Postby Anonymous User » Tue Nov 06, 2018 3:48 pm

nealric wrote:
Anonymous User wrote:Does anyone happen to know when a big law tax associate could consider switching to in-house (as in, what year does that move become a possibility)? Is there such a thing as leaving too early? I know there are several people who have posted on TLS in the past about their schedules in-house and it seems *substantially* better than big lawl--almost like you can sort of have a life! Any insight on making this move would be greatly appreciated.

(Anon here because the tax attorney community is small and I'd rather not out myself.)


I'm a tax attorney who went in-house at the end of my 3rd year. I'd say that was on the early side, but it depends on the company. In my company, they were looking at succession planning an intentionally hired someone relatively junior. There are a small number of companies that hire straight out of law school/LLM programs (i.e. Exxon), but I think looking for senior associates is more typical. There's little downside to putting your feelers out if it's a move you are interested in making.

Indeed my schedule is substantially better than biglaw. Happy to answer any further questions via PM if you'd like to discuss privately.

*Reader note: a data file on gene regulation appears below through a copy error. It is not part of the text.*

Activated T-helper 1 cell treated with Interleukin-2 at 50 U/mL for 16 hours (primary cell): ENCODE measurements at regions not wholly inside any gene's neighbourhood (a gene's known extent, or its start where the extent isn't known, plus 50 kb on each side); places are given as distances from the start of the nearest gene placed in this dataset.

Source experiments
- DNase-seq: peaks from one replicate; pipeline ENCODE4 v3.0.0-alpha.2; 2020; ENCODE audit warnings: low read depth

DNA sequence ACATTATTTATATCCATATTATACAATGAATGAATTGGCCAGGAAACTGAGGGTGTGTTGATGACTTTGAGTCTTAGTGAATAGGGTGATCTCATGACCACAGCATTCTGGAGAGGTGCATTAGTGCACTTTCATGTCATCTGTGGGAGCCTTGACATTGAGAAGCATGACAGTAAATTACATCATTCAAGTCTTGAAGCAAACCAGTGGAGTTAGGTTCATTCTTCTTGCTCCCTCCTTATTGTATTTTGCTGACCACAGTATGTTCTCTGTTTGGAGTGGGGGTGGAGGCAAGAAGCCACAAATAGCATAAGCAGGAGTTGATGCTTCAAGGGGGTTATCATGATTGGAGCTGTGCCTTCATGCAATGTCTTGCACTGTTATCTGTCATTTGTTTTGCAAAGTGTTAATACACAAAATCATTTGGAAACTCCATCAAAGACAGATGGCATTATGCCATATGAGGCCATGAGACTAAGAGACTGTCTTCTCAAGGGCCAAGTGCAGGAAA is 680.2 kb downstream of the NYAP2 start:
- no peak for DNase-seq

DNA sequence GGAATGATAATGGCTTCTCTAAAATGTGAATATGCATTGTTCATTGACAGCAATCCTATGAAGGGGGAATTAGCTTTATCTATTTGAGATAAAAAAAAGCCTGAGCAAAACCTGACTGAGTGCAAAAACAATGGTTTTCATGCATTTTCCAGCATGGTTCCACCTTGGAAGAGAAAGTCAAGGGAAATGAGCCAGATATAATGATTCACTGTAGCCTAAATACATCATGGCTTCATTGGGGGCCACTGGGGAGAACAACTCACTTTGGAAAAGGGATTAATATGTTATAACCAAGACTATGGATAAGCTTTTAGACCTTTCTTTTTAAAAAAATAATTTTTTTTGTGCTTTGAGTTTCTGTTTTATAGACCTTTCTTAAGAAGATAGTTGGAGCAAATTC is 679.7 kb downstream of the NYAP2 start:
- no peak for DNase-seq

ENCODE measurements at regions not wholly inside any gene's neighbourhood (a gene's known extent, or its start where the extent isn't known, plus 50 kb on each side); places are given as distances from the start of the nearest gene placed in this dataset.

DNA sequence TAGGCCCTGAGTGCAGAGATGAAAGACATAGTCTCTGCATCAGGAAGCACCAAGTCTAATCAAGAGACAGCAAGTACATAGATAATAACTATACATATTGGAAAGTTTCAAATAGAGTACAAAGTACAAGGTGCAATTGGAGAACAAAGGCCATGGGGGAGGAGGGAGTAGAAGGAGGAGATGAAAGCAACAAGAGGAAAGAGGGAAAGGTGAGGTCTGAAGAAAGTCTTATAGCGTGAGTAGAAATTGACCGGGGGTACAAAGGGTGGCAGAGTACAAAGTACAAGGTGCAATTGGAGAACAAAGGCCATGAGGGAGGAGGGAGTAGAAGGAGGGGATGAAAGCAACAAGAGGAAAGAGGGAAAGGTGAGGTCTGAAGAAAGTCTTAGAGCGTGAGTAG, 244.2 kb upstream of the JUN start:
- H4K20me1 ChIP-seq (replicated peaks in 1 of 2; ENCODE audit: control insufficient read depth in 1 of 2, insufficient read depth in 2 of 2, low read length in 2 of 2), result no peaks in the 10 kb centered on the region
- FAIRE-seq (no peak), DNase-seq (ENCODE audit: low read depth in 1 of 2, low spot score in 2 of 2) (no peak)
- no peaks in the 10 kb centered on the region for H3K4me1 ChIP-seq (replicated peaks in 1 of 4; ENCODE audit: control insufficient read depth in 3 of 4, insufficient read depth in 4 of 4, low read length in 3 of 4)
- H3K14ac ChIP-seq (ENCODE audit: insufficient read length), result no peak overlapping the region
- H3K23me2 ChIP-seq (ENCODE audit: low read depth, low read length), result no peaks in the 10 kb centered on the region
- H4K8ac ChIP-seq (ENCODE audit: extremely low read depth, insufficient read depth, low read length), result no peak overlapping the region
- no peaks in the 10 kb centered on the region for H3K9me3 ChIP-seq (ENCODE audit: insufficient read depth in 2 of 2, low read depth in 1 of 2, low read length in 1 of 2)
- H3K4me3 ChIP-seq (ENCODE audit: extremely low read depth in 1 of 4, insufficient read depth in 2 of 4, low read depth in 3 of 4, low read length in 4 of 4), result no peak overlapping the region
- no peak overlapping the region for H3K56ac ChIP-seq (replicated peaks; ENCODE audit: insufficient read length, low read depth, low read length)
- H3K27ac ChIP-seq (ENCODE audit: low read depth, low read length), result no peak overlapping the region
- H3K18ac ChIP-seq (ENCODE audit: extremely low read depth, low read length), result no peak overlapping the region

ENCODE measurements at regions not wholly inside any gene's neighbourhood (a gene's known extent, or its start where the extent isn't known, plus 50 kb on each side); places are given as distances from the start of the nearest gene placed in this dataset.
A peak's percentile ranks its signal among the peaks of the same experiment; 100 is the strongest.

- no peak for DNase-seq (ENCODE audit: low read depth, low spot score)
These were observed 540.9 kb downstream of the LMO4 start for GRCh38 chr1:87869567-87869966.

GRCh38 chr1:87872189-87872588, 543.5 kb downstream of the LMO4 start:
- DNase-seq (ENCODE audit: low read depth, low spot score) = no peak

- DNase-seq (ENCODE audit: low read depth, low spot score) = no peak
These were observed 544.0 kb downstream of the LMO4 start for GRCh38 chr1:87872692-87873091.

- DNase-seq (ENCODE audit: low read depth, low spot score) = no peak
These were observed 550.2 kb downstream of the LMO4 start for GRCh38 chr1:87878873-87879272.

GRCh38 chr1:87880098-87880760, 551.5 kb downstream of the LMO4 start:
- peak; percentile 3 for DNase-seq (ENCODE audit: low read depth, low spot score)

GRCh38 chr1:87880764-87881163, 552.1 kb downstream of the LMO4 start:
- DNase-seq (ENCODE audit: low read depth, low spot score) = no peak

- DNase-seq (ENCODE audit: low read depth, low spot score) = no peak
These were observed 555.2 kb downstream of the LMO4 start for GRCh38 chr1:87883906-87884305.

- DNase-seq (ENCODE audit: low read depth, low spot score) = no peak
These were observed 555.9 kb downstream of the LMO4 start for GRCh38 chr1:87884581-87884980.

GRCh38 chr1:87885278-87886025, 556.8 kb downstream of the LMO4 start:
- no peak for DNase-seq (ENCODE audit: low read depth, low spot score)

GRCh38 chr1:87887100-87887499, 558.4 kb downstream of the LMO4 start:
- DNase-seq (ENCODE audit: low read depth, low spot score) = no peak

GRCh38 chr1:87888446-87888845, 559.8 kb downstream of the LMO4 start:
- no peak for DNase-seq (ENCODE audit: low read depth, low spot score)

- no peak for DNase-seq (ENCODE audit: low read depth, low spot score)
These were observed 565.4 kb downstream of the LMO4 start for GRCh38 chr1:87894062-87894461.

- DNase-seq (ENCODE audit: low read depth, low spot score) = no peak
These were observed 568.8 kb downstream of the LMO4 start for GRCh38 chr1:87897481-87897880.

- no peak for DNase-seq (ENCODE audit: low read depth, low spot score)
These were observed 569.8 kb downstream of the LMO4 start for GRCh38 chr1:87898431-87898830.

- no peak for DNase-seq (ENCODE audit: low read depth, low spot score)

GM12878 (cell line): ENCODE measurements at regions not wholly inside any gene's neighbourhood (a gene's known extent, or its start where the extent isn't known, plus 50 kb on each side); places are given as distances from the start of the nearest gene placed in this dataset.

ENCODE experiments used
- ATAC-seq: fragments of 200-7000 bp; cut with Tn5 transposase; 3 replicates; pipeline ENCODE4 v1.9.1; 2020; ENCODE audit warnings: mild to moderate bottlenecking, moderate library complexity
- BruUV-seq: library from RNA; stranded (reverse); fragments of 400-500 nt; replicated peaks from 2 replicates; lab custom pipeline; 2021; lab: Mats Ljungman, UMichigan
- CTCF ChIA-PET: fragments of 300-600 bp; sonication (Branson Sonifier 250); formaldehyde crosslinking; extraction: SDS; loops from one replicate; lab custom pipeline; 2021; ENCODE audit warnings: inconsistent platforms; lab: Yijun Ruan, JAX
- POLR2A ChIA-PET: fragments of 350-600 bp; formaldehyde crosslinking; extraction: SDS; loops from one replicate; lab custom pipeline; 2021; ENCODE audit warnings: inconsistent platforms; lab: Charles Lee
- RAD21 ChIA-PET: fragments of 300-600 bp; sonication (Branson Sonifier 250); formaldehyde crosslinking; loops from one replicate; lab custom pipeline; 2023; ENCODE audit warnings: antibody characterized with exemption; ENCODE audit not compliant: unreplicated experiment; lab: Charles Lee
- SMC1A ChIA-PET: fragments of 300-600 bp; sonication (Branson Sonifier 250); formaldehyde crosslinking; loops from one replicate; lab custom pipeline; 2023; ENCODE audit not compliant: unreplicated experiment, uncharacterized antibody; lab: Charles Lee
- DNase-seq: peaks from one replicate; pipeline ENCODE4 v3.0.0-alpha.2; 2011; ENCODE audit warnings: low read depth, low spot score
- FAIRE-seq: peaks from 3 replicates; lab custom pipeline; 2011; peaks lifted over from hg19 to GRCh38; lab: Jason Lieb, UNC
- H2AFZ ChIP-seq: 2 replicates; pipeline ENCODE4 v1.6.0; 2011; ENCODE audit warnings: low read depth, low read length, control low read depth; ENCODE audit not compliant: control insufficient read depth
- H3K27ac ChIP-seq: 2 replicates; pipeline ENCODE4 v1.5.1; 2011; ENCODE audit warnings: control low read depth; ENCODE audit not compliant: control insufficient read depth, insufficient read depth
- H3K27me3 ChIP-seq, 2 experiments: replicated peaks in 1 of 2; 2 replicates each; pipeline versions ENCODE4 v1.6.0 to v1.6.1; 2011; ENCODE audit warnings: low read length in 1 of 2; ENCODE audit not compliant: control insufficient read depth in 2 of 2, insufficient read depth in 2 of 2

How many hours do you work during the week? Why did you make the change?

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Re: Tax Attorneys: Making the Move to In-House

Postby L'orDuCommun » Tue Nov 06, 2018 5:58 pm

How different is the work?

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nealric

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Re: Tax Attorneys: Making the Move to In-House

Postby nealric » Wed Nov 07, 2018 11:20 am

Anonymous User wrote:
nealric wrote:
Anonymous User wrote:Does anyone happen to know when a big law tax associate could consider switching to in-house (as in, what year does that move become a possibility)? Is there such a thing as leaving too early? I know there are several people who have posted on TLS in the past about their schedules in-house and it seems *substantially* better than big lawl--almost like you can sort of have a life! Any insight on making this move would be greatly appreciated.